Cablegate: Media Reaction Iraq; Harare

This record is a partial extract of the original cable. The full text of the original cable is not available.




E.O. 12958: N/A

1. In an opinion piece carried in the March 2 edition of
the government-controlled weekly "The Sunday Mail," Dr.
Tafataona Mahoso criticized the United States and Britain
for appearing to be "arm-twisting" the United Nations to
sanction the war against Iraq. Under headline "Sinister
motives fuel assault on Iraq: "Britain and U. S. arm-twist
U. N. to bless illegal war," Mahoso argues:

2. "An impressive number of international summits and
conferences have come out clearly on the side of
peace and against the threatened U. S. - UK war on
Iraq. A few weeks ago, the African Union declared
its position against war. . .All these are
impressive expressions of world opinion, when taken
together with the millions of demonstrators who took
to the streets on 15 February on all five continents
of the globe. But there is now a need for the key
members of the coalition, especially NAM, to think
ahead beyond the current stalemate between U. S,
weapons of mass destruction, on the one hand, and
the moral power of the loose anti-war alliance on
the other. First of all, too many opponents of the
war in Europe and America are opposing it just so
that history will count them as having expressed
doubts about it but having failed to stop it. This
is particularly true of the white liberals in North
America. They know that the U. S. military-
industrial complex stands to make huge profits from
weapons and oil if the war takes place. However,
they wish Bush and Blair would not wage the war
without first bribing the U. N. to bless the war.
This is where the African Union and NAM stand out.
They see the war as a most horrific holocaust,
whether or not the U. S. and UK manage to bribe the
U. N. to bless it. In other words, too many in the
North oppose only the Bush-Blair means of waging the
assault on Iraq. They would go quiet if Blair and
Bush succeeded in making the proposed genocide
legal. The view from the South, on the other hand,
is that Iraq is only a sacrificial lamb, another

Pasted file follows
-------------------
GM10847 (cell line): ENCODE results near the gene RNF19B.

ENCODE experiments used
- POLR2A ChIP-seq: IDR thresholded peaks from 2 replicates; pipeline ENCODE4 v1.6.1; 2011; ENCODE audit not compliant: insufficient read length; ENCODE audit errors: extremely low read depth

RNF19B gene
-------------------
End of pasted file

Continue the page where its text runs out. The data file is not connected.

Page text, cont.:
means to an end; just as Yugoslavia was also a means
to an end.

"The real objectives of the war are: To bring
western and central Asia firmly under the unipolar
system dominated by the U. S., and to prevent a
possible coalition or alliance of the future which
could bring Russia, India and China together,
especially if Namibia's proposal to make India a
permanent Security Council member were to succeed;
To bring all major oil reserves under U. S. control;
even Sudan and Nigeria will not be spared; To wage
war on the old U. N. system before its Security
Council mechanism is captured by a coalition of
emerging powers and used to neutralize the U. S.-UK
alliance. . .; To use the oil power so obtained as
means of controlling the allies of the U. S. who may
be threatening to declare their independence from
their post-Second World War dependence on North
America. Now, the main objective of the loose
alliance against war should be to stop the
aggression before it happens. . .So the loose
alliance needs to become tighter and immediately
announce that a unilateral war on Iraq will mean:
That the majority of U. N. members would decide to
forfeit U. S. contributions to the budget of the
same and move the U. N. headquarters out of the U.
S. for good; That the majority of the U. N. members
would immediately change the U. N. Security Council
system by creating new permanent members such as
Brazil, India and the AU; That the majority would
seek to tighten their anti-war alliance until it can
impose some trade sanctions against the U. S.; That
the coalition would agitate for the removal of U. S.
military bases from member states, especially in the

"These ideas follow from a logical analysis of the
situation. In Yugoslavia, the U. S. managed to wage
war on Europe, using NATO and making Europeans pay
for the cost. Many thought that would be the last
war in which the U. N. was arm-twisted to bless an
illegal war. But it was not. Over Afghanistan, the
world at first went along with the `war on
terrorism' until that war became terrorism in
itself. Now, the aggression against Iraq just came
out of the blue. The attempts to justify it have
been the weakest the world has ever heard compared
to those for the Gulf war, the Yugoslav war and the
Afghan war. But the current attempts are costing
the U. N. very dearly. The whole system has been
commandeered to make the war on Iraq appear to be
the only business of the U. N. that is worth doing
at present. This should not be tolerated."


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